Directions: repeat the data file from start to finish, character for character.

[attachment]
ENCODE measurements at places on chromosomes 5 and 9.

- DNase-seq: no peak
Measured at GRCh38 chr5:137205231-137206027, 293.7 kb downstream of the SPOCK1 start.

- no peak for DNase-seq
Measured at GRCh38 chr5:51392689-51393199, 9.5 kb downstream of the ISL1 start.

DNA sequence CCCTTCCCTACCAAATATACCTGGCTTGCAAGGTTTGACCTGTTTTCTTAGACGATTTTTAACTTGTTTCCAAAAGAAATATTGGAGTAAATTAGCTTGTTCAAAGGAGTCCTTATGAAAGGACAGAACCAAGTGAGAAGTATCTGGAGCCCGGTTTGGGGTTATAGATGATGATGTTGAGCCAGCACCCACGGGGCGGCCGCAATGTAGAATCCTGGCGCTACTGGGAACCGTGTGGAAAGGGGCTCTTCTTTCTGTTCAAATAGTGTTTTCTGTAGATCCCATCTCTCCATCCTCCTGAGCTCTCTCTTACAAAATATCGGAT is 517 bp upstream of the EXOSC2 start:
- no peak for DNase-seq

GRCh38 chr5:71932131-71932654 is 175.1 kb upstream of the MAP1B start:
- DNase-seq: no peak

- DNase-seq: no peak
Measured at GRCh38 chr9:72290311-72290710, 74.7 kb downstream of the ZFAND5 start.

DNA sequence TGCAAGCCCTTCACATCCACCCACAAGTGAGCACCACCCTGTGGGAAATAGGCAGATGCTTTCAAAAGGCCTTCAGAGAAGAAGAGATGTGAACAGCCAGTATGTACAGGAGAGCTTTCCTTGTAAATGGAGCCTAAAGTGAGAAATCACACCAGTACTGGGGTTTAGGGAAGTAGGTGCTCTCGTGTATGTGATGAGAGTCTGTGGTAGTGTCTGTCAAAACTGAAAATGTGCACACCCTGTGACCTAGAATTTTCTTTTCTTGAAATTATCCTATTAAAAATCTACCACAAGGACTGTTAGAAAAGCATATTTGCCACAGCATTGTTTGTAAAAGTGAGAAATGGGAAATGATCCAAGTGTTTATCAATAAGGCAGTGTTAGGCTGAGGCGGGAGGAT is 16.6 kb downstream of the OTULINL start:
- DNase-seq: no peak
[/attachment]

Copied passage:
ENCODE measurements at places on chromosomes 5 and 9.

- DNase-seq: no peak
Measured at GRCh38 chr5:137205231-137206027, 293.7 kb downstream of the SPOCK1 start.

- no peak for DNase-seq
Measured at GRCh38 chr5:51392689-51393199, 9.5 kb downstream of the ISL1 start.

DNA sequence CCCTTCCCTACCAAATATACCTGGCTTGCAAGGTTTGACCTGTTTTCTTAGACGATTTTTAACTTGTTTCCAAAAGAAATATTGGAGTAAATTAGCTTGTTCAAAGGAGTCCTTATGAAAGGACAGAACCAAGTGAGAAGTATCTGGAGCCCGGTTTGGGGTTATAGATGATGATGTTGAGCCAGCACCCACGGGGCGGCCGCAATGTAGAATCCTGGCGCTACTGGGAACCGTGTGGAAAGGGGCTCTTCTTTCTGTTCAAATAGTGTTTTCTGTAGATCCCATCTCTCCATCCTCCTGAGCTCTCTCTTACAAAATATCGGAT is 517 bp upstream of the EXOSC2 start:
- no peak for DNase-seq

GRCh38 chr5:71932131-71932654 is 175.1 kb upstream of the MAP1B start:
- DNase-seq: no peak

- DNase-seq: no peak
Measured at GRCh38 chr9:72290311-72290710, 74.7 kb downstream of the ZFAND5 start.

DNA sequence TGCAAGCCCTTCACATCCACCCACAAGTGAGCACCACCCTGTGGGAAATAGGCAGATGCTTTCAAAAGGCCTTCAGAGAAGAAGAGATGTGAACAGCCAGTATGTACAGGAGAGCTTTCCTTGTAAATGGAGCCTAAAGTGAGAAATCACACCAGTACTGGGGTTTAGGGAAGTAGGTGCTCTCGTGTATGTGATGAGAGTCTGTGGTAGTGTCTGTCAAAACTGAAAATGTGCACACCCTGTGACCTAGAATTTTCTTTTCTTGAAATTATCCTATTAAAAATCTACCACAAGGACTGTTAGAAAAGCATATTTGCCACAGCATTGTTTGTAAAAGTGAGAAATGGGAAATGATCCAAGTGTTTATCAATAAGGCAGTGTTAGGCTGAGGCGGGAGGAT is 16.6 kb downstream of the OTULINL start:
- DNase-seq: no peak